before vowels om-, word-forming element meaning "raw, unripe," from Greek ōmos "raw," from PIE root *hemo- "raw, sharp-tasting" (source also of Sanskrit amah "raw, uncooked, unripe," Armenian hum; Old Irish om, Welsh of).
chemical suffix used in forming names of radicals, from French -yle, from Greek hylē "wood," also "building stuff, raw material" (from which something is made), of unknown origin. The use in chemistry traces to the latter sense (except in methylene, where it means "wood").
It was introduced into chemical nomenclature by Liebig and Wohler when, in 1832, they used the term benzoyle for the radical which appeared to be the "essential material" of benzoic acid and related compounds. [Flood]
word-forming element used in chemistry to coin names for simple compounds of one element with another element or radical; originally abstracted from oxide, which was the first so classified, in which the -ide is from acide "acid."
The suffix is really -dus (-do-), the -i- repr. the orig. or supplied stem-vowel ; it occurs without the vowel in absurdus, absurd, blandus, bland, crudus, raw (crude), etc. [Century Dictionary]
word-forming element meaning "quality, condition; act, power, skill; office, position; relation between," Middle English -schipe, from Old English -sciepe, Anglian -scip "state, condition of being," from Proto-Germanic *-skepi- (cognates: Old Norse -skapr, Danish -skab, Old Frisian -skip, Dutch -schap, German -schaft), from *skap- "to create, ordain, appoint," from PIE root *(s)kep-, forming words meaning "to cut, scrape, hack" (see shape (v.)). It often forms abstracts to go with corresponding concretes (friend/friendship, etc.).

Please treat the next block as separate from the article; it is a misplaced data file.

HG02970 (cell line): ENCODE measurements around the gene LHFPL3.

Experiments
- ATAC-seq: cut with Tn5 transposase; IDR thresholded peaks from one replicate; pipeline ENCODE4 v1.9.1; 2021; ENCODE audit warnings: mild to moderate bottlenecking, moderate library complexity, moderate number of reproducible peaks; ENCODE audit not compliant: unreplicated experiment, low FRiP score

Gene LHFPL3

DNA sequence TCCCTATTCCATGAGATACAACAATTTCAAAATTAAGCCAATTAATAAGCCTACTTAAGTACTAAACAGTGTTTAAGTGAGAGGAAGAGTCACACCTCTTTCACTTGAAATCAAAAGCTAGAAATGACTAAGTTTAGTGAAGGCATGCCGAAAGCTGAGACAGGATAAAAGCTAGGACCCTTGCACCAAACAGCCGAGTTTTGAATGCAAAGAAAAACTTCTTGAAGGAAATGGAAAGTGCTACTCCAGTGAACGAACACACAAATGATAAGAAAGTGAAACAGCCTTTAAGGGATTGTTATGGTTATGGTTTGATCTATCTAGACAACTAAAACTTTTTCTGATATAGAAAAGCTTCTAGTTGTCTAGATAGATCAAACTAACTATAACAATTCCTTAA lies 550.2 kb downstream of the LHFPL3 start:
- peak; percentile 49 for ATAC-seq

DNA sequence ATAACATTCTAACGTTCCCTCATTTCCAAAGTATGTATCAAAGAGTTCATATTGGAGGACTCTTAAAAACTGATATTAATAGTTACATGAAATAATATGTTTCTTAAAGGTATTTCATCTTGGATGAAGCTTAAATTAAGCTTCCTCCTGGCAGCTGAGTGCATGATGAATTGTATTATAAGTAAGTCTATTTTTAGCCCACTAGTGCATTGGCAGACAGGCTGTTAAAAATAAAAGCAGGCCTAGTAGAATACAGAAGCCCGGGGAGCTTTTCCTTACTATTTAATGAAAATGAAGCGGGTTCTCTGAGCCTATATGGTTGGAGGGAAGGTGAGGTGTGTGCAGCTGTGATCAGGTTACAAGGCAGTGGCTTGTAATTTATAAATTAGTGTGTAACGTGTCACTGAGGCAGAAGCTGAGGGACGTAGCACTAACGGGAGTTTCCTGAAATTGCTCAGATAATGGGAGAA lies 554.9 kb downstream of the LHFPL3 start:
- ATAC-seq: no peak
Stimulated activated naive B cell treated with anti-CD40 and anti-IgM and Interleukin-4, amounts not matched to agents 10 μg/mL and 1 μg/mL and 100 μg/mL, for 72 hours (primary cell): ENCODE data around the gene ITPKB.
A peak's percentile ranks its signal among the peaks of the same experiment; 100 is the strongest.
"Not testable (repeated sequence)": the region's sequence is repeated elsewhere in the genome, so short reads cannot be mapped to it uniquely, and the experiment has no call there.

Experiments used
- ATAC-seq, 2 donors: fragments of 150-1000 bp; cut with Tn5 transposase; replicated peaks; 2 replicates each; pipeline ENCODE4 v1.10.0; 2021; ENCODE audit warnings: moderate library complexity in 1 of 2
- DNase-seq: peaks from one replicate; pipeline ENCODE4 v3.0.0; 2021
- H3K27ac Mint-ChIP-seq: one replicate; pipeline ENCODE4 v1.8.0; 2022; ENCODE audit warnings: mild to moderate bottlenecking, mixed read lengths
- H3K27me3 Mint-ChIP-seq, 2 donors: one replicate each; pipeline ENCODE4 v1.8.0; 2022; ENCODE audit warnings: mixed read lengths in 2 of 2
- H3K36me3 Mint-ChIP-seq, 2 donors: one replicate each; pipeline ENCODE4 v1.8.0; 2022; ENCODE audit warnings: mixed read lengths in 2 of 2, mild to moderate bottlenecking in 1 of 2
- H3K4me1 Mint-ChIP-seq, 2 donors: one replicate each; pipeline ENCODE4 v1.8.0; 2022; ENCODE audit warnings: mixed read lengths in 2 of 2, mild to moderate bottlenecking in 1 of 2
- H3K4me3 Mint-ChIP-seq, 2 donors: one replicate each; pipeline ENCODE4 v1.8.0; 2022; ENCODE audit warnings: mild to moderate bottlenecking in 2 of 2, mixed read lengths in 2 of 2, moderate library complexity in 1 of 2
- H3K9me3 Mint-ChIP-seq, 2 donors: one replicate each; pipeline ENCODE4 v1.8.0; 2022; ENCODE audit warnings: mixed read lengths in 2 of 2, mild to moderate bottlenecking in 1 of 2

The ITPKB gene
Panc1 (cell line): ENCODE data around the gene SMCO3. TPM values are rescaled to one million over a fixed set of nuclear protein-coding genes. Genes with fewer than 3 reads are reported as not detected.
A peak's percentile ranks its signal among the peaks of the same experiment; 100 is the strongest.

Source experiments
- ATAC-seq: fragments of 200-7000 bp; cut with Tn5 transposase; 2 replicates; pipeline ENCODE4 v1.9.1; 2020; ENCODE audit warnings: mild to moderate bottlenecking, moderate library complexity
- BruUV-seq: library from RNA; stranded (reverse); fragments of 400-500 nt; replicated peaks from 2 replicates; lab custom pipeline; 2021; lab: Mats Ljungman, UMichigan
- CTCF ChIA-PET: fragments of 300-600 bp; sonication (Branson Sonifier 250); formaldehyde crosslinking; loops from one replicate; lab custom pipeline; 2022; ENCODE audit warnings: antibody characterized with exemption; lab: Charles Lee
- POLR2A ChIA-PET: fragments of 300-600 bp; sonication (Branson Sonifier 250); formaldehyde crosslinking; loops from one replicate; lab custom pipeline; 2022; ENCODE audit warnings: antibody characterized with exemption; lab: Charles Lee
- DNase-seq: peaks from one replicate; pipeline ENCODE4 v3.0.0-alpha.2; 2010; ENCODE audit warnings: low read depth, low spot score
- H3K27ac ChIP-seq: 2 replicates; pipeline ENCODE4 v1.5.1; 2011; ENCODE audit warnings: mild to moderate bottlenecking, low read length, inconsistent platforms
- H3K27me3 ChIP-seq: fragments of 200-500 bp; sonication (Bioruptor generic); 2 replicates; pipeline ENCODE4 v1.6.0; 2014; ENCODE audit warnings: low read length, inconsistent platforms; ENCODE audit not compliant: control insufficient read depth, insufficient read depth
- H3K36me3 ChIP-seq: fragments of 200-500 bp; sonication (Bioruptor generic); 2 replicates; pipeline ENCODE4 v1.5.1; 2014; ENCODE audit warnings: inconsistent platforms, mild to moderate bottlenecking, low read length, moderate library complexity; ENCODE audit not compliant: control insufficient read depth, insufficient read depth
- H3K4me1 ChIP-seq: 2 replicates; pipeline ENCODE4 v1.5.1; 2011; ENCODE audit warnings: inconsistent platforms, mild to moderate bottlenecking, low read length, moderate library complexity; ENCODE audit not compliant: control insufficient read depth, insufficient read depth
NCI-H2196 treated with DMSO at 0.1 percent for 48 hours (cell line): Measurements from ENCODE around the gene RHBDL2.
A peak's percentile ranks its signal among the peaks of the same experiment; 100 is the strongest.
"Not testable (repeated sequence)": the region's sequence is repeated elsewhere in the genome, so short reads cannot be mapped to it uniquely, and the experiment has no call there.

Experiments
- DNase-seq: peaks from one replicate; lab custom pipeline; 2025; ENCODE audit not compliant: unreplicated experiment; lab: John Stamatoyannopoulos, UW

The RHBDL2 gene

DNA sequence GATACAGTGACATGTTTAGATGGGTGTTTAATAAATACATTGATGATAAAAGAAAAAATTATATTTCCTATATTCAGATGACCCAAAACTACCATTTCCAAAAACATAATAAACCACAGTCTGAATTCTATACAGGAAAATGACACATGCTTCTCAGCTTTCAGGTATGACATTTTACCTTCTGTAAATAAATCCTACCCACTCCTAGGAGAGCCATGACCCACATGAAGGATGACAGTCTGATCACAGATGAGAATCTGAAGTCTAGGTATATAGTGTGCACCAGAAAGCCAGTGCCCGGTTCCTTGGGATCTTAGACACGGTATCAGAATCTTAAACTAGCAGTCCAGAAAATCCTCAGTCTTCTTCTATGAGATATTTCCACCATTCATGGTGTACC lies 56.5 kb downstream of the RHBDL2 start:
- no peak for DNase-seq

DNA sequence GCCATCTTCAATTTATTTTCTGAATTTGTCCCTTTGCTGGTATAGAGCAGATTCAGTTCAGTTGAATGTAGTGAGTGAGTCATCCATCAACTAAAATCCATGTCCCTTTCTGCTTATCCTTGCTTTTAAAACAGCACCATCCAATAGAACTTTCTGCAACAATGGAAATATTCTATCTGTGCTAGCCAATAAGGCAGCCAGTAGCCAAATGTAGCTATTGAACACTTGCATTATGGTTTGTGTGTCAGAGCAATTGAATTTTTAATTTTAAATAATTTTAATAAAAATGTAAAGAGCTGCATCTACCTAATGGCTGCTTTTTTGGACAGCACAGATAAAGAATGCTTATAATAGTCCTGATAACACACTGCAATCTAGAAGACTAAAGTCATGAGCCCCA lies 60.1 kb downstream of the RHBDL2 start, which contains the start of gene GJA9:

before vowels somat-, word-forming element meaning "the body of an organism," from combining form of Greek sōma (genitive sōmatos) "the body, a human body dead or living, body as opposed to spirit; material substance; mass; a person, human being; the whole body or mass of anything," a word of uncertain origin. Perhaps originally "compactness, swelling," and from PIE root *teue- "to swell."
spelling conventional in 15c.-17c. English to add emphasis to borrowed French nouns ending in stressed -on; also used to represent Italian -one, Spanish -ón; all from Latin -onem. Compare shalloon (1670s) for French chalon, a kind of material used for linings. The ending is used occasionally to form words in English, such as spittoon, quadroon, and some older ones no longer with us, such as shabberoon "disreputable person" (c. 1700).